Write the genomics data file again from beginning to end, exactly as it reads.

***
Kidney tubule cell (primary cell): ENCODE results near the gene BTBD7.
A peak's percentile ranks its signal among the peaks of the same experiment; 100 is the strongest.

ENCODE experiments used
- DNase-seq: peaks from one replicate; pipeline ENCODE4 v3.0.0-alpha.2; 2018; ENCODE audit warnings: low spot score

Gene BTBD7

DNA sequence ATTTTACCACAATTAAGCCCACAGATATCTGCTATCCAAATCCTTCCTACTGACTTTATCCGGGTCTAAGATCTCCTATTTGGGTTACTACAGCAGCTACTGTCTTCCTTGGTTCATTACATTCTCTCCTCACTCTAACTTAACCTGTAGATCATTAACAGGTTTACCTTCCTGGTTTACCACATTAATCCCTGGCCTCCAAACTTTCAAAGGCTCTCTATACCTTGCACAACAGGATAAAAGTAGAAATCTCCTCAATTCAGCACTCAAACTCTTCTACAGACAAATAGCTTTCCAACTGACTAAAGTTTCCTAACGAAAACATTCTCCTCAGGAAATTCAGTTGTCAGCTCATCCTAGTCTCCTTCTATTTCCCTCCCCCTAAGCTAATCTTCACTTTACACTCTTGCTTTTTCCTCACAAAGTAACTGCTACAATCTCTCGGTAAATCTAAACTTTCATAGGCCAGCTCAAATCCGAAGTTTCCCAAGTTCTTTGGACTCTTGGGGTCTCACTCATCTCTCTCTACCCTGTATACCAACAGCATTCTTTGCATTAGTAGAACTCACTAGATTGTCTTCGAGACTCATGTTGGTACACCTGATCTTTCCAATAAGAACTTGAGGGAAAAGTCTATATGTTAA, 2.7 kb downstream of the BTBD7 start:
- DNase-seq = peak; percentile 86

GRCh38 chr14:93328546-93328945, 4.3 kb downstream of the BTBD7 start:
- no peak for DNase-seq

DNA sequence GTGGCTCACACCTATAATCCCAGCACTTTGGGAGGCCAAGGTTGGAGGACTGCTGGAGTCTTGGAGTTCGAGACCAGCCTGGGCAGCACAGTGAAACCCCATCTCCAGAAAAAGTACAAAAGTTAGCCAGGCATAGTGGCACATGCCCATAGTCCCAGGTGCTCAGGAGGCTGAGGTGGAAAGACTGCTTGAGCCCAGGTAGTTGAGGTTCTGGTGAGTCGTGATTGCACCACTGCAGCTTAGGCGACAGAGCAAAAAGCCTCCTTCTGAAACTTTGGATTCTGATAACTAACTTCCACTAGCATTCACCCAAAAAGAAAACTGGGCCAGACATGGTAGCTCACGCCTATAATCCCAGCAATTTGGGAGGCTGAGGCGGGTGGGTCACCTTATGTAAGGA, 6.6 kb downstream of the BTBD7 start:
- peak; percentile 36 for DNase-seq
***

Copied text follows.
Kidney tubule cell (primary cell): ENCODE results near the gene BTBD7.
A peak's percentile ranks its signal among the peaks of the same experiment; 100 is the strongest.

ENCODE experiments used
- DNase-seq: peaks from one replicate; pipeline ENCODE4 v3.0.0-alpha.2; 2018; ENCODE audit warnings: low spot score

Gene BTBD7

DNA sequence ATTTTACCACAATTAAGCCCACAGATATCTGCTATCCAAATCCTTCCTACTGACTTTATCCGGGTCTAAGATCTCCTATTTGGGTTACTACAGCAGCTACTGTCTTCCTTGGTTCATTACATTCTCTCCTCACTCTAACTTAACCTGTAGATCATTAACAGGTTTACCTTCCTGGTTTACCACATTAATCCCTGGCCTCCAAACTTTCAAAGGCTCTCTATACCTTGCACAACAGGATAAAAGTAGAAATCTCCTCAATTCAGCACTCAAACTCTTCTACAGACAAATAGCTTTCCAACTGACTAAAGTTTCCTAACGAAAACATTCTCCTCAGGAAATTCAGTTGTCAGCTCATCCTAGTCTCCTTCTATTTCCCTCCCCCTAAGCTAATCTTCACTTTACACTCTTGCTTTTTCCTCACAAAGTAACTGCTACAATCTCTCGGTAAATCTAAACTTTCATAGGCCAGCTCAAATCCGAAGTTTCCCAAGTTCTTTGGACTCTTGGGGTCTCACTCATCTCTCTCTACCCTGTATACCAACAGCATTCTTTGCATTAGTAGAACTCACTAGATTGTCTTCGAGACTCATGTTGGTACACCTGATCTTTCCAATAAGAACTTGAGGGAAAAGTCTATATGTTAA, 2.7 kb downstream of the BTBD7 start:
- DNase-seq = peak; percentile 86

GRCh38 chr14:93328546-93328945, 4.3 kb downstream of the BTBD7 start:
- no peak for DNase-seq

DNA sequence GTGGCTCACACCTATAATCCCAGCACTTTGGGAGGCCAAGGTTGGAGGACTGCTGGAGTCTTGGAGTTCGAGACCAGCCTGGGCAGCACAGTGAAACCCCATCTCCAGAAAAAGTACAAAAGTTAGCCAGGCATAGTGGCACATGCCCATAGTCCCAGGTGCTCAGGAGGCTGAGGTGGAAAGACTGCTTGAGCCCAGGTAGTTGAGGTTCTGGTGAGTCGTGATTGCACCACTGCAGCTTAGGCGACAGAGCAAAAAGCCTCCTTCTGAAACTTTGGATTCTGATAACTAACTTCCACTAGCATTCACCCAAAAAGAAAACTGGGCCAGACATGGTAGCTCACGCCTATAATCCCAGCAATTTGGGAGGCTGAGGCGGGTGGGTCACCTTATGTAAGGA, 6.6 kb downstream of the BTBD7 start:
- peak; percentile 36 for DNase-seq